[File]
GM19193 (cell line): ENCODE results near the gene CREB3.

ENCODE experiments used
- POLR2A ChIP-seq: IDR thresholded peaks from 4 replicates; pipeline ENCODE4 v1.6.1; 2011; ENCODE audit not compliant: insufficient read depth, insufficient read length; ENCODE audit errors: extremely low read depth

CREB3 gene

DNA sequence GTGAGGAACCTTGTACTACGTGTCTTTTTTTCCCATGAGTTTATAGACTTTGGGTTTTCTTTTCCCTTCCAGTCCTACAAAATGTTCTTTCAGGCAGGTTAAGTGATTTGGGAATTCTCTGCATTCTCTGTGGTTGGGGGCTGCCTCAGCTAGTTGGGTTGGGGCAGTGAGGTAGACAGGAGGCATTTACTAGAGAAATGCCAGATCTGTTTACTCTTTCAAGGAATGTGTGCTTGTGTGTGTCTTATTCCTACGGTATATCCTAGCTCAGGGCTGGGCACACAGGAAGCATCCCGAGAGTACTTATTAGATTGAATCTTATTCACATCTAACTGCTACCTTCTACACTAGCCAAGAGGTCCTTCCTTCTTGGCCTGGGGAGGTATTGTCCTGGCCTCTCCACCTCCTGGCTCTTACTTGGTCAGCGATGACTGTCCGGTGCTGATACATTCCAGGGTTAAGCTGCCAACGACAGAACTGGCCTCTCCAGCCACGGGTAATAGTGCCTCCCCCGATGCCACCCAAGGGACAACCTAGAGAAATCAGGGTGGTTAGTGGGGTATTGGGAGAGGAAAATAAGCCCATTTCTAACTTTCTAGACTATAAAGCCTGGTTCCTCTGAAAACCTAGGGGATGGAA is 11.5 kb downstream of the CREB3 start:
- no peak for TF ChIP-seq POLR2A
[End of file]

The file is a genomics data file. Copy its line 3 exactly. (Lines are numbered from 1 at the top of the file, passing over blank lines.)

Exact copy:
- POLR2A ChIP-seq: IDR thresholded peaks from 4 replicates; pipeline ENCODE4 v1.6.1; 2011; ENCODE audit not compliant: insufficient read depth, insufficient read length; ENCODE audit errors: extremely low read depth